Ex-Minnesota Officer Who Killed Unarmed White Woman Becomes State’s First Cop Convicted Of Murder

Wait just a minute here, Black peo­ple con­tin­ue to be in a stu­por even as these bla­tant dis­par­i­ties in the jus­tice sys­tem are hap­pen­ing in front their eyes and they are doing noth­ing about it.
A white cop who mur­ders a Black per­son can­not get con­vict­ed in any court in America.
A Hispanic cop who mur­ders a black per­son in America is very like­ly to get away with it. A Black cop who mur­ders a Black cit­i­zen should expect no pro­tec­tion from those who pro­tect cops, he will face the full force of the sys­tem and his con­vic­tion will be used to make the argu­ment that cops are not above the laws.
But if a Black cop kills a white per­son even under the best of cir­cum­stance he should ensure that he puts his house in order because he is going to prison. They won’t even allow you to go home to get ready for sen­tenc­ing you will be in cus­tody the very day of the ver­dict.
There is no pro­tec­tion for a black police offi­cer who takes the life of a white American.

Former Minneapolis Police Officer Mohamed Noor's Trial For Shooting Death Of Justine Damond Begins

A black for­mer Minneapolis police offi­cer who gunned down an unarmed white woman was con­vict­ed of third-degree mur­der Tuesday (April 30), spark­ing debate over racial injus­tice involv­ing police shoot­ings. Mohamed Noor became the first police offi­cer in Minnesota to be con­vict­ed of an on-duty mur­der.
According to the Associated Press, a diverse jury con­vict­ed Noor of third-degree mur­der and manslaugh­ter, but acquit­ted him of inten­tion­al sec­ond-degree mur­der, for the 2017 fatal shoot­ing of Justine Ruszczyk Damond.
Damond, a 40-year-old dual cit­i­zen of the U.S. and Australia, was shot to death after she called 911 to report a rape in the alley behind her house. Noor, a 33-year-old Muslim immi­grant from Somalia, was a two-year vet­er­an of the force at the time of the shoot­ing. He was fired from the Minneapolis Police Department after being charged for killing Damond.
Of the night in ques­tion, Noor tes­ti­fied that he and his part­ner, Matthew Harrity, were in their squad car when they heard a loud noise in the alley. Damond lat­er appeared and banged on Harrity’s win­dow. Noor alleged that he heard Harrity yell “Oh Jesus!” as he attempt­ed to pull out his firearm.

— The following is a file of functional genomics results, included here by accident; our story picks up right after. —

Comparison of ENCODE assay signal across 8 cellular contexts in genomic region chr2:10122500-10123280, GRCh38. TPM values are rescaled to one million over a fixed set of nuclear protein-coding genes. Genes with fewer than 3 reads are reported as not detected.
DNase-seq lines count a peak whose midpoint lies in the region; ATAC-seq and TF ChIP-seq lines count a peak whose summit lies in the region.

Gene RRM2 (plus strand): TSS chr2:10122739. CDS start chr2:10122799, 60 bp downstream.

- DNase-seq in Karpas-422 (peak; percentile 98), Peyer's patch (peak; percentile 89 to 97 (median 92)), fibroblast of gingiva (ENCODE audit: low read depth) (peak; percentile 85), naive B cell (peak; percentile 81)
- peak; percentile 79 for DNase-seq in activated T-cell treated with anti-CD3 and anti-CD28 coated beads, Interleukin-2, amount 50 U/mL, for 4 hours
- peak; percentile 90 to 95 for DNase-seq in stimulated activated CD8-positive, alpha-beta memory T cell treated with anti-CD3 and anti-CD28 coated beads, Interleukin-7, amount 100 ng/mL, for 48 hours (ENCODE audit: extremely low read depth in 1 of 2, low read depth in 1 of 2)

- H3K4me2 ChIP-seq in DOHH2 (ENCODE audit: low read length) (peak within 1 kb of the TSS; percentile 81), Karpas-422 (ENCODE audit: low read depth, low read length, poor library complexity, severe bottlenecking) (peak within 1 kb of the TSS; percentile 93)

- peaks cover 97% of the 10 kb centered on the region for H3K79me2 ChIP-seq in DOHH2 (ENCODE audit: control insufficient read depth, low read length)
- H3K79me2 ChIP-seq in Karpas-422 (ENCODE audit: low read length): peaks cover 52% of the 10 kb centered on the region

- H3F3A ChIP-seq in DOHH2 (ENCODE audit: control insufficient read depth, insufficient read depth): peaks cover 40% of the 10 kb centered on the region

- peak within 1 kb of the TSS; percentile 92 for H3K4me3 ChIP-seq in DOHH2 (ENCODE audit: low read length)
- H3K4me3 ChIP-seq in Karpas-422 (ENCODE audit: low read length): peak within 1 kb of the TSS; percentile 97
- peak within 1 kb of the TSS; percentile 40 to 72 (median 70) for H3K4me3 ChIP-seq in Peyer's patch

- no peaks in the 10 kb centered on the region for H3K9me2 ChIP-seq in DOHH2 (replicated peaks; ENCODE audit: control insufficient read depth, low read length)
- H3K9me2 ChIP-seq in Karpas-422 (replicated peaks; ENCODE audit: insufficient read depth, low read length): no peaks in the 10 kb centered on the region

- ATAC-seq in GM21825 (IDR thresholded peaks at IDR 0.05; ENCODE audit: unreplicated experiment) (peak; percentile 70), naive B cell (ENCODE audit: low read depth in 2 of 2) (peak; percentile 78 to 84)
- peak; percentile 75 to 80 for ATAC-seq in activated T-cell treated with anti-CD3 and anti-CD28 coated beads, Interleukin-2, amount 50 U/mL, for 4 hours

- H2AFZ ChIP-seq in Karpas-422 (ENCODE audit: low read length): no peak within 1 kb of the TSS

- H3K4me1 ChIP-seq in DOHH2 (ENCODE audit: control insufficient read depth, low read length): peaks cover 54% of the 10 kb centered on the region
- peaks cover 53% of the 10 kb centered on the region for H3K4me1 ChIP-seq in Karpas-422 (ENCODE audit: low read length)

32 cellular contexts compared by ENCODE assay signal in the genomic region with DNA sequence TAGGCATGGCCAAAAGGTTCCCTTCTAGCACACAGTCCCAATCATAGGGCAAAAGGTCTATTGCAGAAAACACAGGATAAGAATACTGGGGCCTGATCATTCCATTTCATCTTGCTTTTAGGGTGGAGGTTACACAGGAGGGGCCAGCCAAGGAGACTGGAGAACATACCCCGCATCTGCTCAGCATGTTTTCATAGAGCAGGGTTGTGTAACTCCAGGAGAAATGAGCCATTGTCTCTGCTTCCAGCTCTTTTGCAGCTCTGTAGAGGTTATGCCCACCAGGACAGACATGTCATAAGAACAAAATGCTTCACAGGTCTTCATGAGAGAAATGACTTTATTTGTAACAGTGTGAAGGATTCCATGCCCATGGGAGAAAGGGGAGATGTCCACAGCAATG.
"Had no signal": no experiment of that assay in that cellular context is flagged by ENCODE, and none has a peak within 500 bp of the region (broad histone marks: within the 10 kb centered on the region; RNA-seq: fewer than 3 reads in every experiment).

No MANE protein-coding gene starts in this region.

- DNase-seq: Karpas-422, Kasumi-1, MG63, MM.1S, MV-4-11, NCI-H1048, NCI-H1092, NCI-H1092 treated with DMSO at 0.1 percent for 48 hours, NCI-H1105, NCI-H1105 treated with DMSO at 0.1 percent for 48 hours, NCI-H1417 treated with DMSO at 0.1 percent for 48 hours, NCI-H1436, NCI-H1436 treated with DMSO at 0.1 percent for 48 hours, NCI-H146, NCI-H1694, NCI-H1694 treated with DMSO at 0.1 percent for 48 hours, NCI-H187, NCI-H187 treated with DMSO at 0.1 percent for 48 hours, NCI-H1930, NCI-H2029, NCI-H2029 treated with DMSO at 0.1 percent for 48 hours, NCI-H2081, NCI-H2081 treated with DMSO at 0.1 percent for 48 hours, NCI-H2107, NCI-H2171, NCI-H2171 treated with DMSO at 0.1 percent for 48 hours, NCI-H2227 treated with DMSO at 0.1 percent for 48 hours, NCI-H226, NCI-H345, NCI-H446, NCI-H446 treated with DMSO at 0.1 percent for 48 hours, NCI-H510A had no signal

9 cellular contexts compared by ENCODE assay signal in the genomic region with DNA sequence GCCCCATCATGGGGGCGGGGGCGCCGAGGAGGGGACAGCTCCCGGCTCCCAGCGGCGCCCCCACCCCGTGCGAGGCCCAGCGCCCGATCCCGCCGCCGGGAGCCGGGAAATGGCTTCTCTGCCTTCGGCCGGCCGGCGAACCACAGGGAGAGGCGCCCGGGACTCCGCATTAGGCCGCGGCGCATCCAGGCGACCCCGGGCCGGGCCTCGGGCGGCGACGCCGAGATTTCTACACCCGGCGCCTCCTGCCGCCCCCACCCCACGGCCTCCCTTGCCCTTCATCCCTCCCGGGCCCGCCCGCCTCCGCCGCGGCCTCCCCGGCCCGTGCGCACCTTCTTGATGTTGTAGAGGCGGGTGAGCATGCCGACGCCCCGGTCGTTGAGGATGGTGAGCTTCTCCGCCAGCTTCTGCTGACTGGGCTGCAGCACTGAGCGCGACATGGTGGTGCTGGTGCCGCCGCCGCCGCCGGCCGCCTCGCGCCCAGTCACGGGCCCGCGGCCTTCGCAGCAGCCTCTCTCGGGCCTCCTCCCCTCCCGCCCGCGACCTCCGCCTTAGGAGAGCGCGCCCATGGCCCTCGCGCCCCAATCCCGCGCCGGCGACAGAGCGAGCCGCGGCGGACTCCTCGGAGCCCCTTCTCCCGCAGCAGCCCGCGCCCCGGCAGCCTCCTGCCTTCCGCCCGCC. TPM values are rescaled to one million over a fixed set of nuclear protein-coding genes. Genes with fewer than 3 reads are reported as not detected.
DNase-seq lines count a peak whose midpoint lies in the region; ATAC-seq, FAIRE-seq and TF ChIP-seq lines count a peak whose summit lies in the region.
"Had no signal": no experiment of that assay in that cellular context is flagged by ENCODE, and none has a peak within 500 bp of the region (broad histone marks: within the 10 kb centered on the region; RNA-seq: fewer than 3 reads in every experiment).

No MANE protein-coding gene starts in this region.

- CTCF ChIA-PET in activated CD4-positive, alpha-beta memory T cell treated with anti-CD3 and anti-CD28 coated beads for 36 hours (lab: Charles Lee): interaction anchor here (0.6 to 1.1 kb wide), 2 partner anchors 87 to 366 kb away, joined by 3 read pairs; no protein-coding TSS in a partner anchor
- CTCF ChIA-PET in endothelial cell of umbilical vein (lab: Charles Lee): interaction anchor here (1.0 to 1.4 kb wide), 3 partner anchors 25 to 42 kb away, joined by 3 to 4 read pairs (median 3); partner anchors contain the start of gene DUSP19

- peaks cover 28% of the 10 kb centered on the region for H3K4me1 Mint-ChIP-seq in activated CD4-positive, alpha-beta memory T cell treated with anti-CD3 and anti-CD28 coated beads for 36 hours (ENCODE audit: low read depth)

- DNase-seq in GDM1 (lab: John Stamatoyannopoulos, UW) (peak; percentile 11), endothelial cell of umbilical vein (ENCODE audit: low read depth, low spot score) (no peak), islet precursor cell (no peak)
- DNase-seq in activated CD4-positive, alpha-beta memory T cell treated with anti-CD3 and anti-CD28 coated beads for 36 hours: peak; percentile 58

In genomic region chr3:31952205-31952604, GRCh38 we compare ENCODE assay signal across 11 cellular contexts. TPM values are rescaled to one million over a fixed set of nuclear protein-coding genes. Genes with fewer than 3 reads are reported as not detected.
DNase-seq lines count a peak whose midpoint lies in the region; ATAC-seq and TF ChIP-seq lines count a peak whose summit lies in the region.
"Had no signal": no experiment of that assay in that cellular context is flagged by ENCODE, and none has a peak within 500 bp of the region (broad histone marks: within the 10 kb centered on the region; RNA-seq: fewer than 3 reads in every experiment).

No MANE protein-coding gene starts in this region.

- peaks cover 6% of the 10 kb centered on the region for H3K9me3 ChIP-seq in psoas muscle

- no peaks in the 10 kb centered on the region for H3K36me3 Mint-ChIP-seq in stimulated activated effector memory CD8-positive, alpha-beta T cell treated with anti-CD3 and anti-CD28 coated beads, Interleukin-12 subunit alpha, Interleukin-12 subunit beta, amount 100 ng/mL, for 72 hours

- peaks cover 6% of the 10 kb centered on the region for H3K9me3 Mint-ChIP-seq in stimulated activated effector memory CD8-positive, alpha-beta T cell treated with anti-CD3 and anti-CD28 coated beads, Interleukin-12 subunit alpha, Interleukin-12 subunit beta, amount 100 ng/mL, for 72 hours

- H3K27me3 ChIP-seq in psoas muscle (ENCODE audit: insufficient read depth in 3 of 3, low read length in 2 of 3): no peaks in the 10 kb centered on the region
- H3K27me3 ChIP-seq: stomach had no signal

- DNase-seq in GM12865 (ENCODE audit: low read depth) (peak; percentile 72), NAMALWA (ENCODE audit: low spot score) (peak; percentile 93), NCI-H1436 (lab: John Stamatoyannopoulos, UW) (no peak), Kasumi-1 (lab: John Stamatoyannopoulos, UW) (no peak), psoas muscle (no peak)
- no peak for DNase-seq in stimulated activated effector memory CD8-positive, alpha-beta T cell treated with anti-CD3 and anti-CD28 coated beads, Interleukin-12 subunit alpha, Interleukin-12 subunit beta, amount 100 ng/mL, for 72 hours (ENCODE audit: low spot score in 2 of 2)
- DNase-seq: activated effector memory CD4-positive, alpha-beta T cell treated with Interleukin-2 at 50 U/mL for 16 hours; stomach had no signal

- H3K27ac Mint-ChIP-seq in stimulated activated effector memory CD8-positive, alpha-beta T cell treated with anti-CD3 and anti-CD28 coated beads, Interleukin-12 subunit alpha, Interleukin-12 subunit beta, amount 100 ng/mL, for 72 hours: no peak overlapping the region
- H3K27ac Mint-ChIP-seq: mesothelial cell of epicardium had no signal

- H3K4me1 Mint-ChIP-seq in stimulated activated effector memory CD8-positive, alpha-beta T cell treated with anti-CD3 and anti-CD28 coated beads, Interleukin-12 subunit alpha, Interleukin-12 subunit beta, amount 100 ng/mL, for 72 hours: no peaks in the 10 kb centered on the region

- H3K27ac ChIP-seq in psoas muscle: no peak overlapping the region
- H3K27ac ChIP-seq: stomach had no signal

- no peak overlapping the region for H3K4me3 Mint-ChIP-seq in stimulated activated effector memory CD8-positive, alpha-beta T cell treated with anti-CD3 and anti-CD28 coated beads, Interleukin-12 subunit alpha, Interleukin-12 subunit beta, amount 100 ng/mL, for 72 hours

Noor went on to claim that he shot and killed Damond to “stop the threat and save my partner’s life.” Both offi­cers had their body cam­eras turned off dur­ing the shoot­ing but turned them on after the fact.
The jury ver­dict, hand­ed down after two days of delib­er­a­tions, rais­es ques­tions about Philando Castile’s mur­der dur­ing a 2016 traf­fic stop. Castile, a 32-year-old Minnesota school cafe­te­ria work­er, was shot and killed by St. Anthony police offi­cer, Jeronimo Yanez, while reach­ing for his license and reg­is­tra­tion as the offi­cer request­ed.
Castile was licensed to car­ry a weapon and informed the offi­cer that he had a firearm. Yanez then pulled out his gun and began shoot­ing Castile, as his girl­friend and her 4‑year-old daugh­ter sat in the car. Yanez claimed he feared for his life and was acquit­ted of two counts of sec­ond-degree manslaugh­ter. A dozen peo­ple were killed by Minnesota cops in 2018, per the Washington Post’s nation­al data­base. The state has also come under fire for its lack of trans­paren­cy in police-involved shoot­ings.
Noor was tak­en into cus­tody imme­di­ate­ly after the ver­dict, despite his attor­ney request­ing that he remain free until sen­tenc­ing on June 7. He could spend up to 16 years in prison for both con­vic­tions.
After express­ing con­do­lences to the vic­tim’s fam­i­ly, the Somali American Police Association released a state­ment not­ing that the “aggres­sive” pros­e­cu­tion proves under­ly­ing motives.
“The dev­as­tat­ing cir­cum­stances sur­round­ing this case have made a sub­stan­tial impact on both Ruszczyk’s and Officer Mohamed Noor’s fam­i­lies,” the state­ment reads.
“Officer Noor is the first police offi­cer in Minnesota’s his­to­ry to be con­vict­ed of mur­der while in the line of duty. SAPA believes the insti­tu­tion­al prej­u­dices against peo­ple of col­or, includ­ing offi­cers of col­or, have heav­i­ly influ­enced the ver­dict of this case. The aggres­sive man­ner in which the Hennepin County Attorney’s Office went after Officer Noor reveals that there were oth­er motives at play oth­er than serv­ing jus­tice.”